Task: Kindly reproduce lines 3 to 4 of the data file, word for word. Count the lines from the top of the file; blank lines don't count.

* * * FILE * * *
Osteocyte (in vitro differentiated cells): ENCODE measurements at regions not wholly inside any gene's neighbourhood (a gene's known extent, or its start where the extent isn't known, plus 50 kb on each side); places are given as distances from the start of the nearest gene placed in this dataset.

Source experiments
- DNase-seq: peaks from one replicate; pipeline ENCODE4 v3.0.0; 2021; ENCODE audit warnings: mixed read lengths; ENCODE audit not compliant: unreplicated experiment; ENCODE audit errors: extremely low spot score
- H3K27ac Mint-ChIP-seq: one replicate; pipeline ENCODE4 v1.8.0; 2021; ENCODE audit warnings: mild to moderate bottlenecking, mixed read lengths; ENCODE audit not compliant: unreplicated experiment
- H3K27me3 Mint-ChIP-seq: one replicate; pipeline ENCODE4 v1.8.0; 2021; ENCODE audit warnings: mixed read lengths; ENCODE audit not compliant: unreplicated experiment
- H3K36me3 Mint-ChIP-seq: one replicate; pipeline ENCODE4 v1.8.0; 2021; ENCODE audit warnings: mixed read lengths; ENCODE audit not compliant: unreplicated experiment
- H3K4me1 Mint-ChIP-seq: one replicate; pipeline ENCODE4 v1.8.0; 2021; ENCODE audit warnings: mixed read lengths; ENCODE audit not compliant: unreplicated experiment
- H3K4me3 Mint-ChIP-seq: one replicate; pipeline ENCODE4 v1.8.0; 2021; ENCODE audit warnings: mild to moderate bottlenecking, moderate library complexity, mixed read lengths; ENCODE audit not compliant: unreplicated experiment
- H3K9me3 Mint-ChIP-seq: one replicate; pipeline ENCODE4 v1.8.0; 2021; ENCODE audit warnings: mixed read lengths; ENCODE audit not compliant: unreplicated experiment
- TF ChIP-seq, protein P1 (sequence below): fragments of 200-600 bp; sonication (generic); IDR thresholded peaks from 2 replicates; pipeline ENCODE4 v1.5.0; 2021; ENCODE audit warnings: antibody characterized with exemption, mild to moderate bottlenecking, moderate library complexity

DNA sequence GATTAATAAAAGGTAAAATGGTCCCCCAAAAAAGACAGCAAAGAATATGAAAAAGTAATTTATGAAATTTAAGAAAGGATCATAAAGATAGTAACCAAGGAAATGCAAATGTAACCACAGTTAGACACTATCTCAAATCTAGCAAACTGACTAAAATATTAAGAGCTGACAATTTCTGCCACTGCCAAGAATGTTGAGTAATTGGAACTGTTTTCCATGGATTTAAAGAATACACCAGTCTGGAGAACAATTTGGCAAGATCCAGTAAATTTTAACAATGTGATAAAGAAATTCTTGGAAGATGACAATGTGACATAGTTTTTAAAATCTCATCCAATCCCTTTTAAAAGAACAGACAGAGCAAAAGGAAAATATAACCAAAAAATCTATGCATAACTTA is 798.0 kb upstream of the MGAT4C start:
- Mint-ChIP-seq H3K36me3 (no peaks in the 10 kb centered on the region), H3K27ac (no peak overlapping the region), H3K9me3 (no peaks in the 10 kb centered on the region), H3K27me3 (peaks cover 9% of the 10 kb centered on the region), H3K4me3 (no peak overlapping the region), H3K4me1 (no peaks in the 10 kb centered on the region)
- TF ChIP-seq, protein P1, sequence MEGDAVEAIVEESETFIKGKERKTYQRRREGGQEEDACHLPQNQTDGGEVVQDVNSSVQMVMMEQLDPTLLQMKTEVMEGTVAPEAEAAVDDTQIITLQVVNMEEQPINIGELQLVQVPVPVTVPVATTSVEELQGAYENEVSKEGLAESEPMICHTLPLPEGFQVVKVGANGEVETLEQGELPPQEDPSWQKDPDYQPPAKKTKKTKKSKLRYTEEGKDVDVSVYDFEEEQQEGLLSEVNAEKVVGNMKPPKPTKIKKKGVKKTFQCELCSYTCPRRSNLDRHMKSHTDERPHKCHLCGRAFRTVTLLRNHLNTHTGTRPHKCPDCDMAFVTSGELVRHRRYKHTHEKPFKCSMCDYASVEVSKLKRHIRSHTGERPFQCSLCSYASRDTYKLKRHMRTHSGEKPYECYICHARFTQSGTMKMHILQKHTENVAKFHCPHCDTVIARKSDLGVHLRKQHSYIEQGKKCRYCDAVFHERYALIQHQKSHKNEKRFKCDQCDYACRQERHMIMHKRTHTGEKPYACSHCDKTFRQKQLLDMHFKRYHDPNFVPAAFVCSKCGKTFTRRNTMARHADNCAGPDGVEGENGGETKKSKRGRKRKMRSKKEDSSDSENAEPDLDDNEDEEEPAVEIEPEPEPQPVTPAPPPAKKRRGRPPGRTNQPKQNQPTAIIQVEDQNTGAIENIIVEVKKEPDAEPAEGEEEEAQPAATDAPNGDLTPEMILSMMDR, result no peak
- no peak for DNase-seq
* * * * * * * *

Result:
- DNase-seq: peaks from one replicate; pipeline ENCODE4 v3.0.0; 2021; ENCODE audit warnings: mixed read lengths; ENCODE audit not compliant: unreplicated experiment; ENCODE audit errors: extremely low spot score
- H3K27ac Mint-ChIP-seq: one replicate; pipeline ENCODE4 v1.8.0; 2021; ENCODE audit warnings: mild to moderate bottlenecking, mixed read lengths; ENCODE audit not compliant: unreplicated experiment